05 August 1844; Chuguyev, Ukraine
29 September 1930; Repino (Kuokkala), Russian Federation
Ilya Repin was a talented Russian painter of the Peredvizhniki School, who was held up by the Soviet government as an artist to be imitated by the new school of Socialist Realists. At the age of 22, Repin began his art career at the Imperial Academy of Arts in St. Petersburg, the same time as the “Rebellion of the Fourteen,” when 14 young artists left the school after refusing to paint mythological paintings for their diplomas. These artists would later form the Society of the Peredvizhniki, which Repin joined in 1878. Repin and the free thinking “itinerants,” as they were also called, rebelled against the formal academy, insisting that art should reflect real life. As an art student, his travels took him to Italy, Paris and Impressionist Exhibitions, and although he was exposed to the vivid colors and quick brush strokes of the impressionist style, he remained true to his unique form of realism.
Many of the subjects Repin painted were common people, like himself, although he did on many occasions paint the Russian elite, intelligentsia, and Tsar Nicholas II. He also painted many of his contemporary compatriots, including novelist Leo Tolstoy, composer Modest Mussorgsky, scientist Dmitri Mendeleev, and Ukranian painter Taras Schevchenko. A common recurring theme in his paintings was the Russian Revolutionary Movement, and as a result his works are often classified as a “Russian national style.”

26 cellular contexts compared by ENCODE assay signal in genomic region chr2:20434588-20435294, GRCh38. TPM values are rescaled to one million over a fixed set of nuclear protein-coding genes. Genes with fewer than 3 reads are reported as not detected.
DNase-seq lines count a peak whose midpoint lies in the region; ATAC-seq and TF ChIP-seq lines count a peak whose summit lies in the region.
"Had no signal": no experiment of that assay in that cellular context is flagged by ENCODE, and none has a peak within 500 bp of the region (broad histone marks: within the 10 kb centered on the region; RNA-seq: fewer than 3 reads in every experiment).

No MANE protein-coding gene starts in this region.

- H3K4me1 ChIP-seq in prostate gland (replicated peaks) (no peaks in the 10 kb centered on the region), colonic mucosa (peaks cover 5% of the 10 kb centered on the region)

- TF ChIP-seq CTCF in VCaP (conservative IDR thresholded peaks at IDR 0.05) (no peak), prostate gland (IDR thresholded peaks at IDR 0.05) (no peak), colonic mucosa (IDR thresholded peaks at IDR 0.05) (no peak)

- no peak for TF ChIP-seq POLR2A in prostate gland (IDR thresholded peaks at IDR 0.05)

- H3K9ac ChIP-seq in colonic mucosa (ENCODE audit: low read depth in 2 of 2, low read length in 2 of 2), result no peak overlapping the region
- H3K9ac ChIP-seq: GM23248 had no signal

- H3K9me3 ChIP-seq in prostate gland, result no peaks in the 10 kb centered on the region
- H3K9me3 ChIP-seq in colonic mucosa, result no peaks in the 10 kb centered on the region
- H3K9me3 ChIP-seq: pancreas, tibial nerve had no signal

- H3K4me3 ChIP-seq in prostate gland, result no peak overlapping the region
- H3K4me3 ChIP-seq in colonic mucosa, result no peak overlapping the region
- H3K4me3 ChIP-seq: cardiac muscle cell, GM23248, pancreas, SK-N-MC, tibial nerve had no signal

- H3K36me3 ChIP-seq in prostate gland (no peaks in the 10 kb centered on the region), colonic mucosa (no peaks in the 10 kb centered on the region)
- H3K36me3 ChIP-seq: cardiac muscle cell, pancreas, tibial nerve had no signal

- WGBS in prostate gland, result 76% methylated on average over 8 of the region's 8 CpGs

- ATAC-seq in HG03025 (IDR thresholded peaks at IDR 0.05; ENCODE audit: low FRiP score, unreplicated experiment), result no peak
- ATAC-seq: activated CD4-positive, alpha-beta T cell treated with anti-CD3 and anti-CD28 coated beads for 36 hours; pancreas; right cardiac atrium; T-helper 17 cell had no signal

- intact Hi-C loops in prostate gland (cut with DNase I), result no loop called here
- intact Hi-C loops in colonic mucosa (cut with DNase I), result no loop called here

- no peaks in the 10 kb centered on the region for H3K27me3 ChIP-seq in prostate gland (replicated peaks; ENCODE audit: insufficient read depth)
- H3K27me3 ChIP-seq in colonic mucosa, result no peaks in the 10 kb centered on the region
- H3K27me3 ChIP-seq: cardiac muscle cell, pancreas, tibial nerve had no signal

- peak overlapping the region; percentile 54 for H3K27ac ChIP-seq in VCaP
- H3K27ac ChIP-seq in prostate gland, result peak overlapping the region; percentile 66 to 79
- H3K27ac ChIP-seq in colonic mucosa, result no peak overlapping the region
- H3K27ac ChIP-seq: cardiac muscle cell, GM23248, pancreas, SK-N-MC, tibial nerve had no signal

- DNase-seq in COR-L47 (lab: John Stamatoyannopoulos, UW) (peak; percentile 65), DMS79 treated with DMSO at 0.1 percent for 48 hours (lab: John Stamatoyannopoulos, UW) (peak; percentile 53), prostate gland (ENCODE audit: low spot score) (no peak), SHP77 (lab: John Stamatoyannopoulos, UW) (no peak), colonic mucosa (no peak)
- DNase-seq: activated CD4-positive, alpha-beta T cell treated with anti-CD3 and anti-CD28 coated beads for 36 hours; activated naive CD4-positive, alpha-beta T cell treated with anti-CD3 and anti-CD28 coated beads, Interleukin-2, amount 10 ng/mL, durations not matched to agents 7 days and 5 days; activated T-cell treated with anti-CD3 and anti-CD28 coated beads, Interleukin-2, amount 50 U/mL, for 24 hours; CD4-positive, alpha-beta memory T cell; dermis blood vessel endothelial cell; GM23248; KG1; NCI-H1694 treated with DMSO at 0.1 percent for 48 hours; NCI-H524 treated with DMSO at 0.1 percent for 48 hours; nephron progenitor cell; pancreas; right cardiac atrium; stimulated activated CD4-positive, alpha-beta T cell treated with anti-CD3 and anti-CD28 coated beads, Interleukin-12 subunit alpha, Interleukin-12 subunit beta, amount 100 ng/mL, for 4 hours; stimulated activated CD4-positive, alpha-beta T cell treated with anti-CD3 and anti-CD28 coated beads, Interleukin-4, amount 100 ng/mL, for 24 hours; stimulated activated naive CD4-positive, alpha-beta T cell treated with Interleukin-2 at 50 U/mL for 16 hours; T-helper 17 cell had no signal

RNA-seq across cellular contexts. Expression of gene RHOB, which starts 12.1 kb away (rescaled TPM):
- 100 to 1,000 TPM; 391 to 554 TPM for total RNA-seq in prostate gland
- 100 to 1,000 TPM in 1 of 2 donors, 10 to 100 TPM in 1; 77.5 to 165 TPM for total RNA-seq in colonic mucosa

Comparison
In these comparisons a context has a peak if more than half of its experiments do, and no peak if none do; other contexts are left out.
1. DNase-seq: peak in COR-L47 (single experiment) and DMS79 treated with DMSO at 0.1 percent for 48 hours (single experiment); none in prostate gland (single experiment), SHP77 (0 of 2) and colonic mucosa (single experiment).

In his later life, he lived in a house in Kuokkala, Finland, called the Penates, which he designed and built himself. After the October Revolution of 1917, Finland declared Independence, and Repin was invited to return to the Soviet Union. He refused, saying that he was too old to make the journey, and remained in Finland until his death thirteen years later. In 1940, the Penates house was opened to the public as a museum.